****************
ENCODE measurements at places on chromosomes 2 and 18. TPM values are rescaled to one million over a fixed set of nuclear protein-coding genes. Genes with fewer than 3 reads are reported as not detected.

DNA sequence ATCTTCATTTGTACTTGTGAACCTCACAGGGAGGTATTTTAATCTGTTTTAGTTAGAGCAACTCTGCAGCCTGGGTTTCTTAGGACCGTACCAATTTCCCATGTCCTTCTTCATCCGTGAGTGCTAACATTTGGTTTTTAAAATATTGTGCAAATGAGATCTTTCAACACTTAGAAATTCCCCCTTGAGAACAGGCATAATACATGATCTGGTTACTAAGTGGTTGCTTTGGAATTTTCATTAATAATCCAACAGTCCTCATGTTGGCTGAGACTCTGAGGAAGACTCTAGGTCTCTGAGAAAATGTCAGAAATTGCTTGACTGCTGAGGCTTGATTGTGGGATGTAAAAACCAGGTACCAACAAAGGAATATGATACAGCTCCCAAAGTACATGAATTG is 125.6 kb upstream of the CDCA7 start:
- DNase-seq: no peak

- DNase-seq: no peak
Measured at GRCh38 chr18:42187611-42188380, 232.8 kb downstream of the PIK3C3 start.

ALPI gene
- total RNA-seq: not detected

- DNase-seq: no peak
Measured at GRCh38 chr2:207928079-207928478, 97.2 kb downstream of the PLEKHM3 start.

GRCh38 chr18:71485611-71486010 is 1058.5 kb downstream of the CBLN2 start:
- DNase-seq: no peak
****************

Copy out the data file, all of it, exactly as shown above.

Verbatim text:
ENCODE measurements at places on chromosomes 2 and 18. TPM values are rescaled to one million over a fixed set of nuclear protein-coding genes. Genes with fewer than 3 reads are reported as not detected.

DNA sequence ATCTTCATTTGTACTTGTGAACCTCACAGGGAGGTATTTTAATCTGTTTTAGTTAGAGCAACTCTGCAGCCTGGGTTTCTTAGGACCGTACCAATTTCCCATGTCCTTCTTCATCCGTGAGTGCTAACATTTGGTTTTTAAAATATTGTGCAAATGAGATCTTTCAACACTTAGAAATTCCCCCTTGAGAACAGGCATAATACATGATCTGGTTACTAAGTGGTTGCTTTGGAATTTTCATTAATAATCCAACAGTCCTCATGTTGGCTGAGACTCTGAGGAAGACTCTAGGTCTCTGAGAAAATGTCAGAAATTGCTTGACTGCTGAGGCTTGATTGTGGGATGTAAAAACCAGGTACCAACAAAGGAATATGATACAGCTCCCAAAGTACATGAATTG is 125.6 kb upstream of the CDCA7 start:
- DNase-seq: no peak

- DNase-seq: no peak
Measured at GRCh38 chr18:42187611-42188380, 232.8 kb downstream of the PIK3C3 start.

ALPI gene
- total RNA-seq: not detected

- DNase-seq: no peak
Measured at GRCh38 chr2:207928079-207928478, 97.2 kb downstream of the PLEKHM3 start.

GRCh38 chr18:71485611-71486010 is 1058.5 kb downstream of the CBLN2 start:
- DNase-seq: no peak